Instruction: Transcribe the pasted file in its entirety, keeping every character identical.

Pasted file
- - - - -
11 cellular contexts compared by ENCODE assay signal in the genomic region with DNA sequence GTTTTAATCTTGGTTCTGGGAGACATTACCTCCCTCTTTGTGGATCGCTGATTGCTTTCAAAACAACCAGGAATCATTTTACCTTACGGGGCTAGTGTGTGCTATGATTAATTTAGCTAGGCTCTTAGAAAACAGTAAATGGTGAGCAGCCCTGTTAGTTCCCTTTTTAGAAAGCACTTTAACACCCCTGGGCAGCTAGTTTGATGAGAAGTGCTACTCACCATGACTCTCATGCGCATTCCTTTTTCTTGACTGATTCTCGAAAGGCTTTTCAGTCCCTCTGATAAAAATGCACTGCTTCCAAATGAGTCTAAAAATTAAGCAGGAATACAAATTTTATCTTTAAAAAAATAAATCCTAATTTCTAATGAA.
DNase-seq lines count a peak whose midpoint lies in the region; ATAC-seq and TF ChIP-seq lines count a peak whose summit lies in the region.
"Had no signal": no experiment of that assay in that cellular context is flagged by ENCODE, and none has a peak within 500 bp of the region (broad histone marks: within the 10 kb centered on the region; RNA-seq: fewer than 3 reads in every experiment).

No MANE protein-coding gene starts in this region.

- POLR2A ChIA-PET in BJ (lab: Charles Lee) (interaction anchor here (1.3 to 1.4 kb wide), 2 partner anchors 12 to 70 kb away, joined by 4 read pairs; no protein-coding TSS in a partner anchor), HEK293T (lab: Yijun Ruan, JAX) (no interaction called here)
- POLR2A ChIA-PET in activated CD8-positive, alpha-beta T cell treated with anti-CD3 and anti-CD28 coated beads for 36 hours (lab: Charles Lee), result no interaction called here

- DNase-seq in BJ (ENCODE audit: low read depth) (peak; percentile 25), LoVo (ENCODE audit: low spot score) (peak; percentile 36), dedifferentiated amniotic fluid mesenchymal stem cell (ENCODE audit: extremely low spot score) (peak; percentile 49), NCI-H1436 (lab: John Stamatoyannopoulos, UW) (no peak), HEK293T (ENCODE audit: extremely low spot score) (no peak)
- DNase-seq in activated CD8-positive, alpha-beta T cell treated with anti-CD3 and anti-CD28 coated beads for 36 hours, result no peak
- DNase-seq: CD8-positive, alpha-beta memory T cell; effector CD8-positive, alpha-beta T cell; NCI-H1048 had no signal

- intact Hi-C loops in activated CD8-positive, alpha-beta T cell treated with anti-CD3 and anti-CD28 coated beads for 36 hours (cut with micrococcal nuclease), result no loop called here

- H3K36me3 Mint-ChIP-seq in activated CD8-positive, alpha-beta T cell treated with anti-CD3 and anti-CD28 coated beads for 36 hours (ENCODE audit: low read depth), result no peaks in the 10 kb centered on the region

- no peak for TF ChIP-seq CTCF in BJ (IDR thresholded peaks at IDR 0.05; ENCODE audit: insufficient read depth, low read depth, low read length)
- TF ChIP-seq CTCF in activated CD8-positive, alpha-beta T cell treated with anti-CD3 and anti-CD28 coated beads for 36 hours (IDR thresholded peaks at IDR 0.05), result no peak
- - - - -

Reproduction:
11 cellular contexts compared by ENCODE assay signal in the genomic region with DNA sequence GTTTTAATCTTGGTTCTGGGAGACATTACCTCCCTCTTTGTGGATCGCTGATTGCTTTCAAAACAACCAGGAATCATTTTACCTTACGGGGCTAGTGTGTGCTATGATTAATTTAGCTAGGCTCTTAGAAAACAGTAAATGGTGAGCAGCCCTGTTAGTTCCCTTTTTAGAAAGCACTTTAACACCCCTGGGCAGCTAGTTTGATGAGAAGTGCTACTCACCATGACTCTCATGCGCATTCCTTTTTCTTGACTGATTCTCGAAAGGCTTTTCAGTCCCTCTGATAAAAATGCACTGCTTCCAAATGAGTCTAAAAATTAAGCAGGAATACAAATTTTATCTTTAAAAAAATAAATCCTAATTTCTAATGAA.
DNase-seq lines count a peak whose midpoint lies in the region; ATAC-seq and TF ChIP-seq lines count a peak whose summit lies in the region.
"Had no signal": no experiment of that assay in that cellular context is flagged by ENCODE, and none has a peak within 500 bp of the region (broad histone marks: within the 10 kb centered on the region; RNA-seq: fewer than 3 reads in every experiment).

No MANE protein-coding gene starts in this region.

- POLR2A ChIA-PET in BJ (lab: Charles Lee) (interaction anchor here (1.3 to 1.4 kb wide), 2 partner anchors 12 to 70 kb away, joined by 4 read pairs; no protein-coding TSS in a partner anchor), HEK293T (lab: Yijun Ruan, JAX) (no interaction called here)
- POLR2A ChIA-PET in activated CD8-positive, alpha-beta T cell treated with anti-CD3 and anti-CD28 coated beads for 36 hours (lab: Charles Lee), result no interaction called here

- DNase-seq in BJ (ENCODE audit: low read depth) (peak; percentile 25), LoVo (ENCODE audit: low spot score) (peak; percentile 36), dedifferentiated amniotic fluid mesenchymal stem cell (ENCODE audit: extremely low spot score) (peak; percentile 49), NCI-H1436 (lab: John Stamatoyannopoulos, UW) (no peak), HEK293T (ENCODE audit: extremely low spot score) (no peak)
- DNase-seq in activated CD8-positive, alpha-beta T cell treated with anti-CD3 and anti-CD28 coated beads for 36 hours, result no peak
- DNase-seq: CD8-positive, alpha-beta memory T cell; effector CD8-positive, alpha-beta T cell; NCI-H1048 had no signal

- intact Hi-C loops in activated CD8-positive, alpha-beta T cell treated with anti-CD3 and anti-CD28 coated beads for 36 hours (cut with micrococcal nuclease), result no loop called here

- H3K36me3 Mint-ChIP-seq in activated CD8-positive, alpha-beta T cell treated with anti-CD3 and anti-CD28 coated beads for 36 hours (ENCODE audit: low read depth), result no peaks in the 10 kb centered on the region

- no peak for TF ChIP-seq CTCF in BJ (IDR thresholded peaks at IDR 0.05; ENCODE audit: insufficient read depth, low read depth, low read length)
- TF ChIP-seq CTCF in activated CD8-positive, alpha-beta T cell treated with anti-CD3 and anti-CD28 coated beads for 36 hours (IDR thresholded peaks at IDR 0.05), result no peak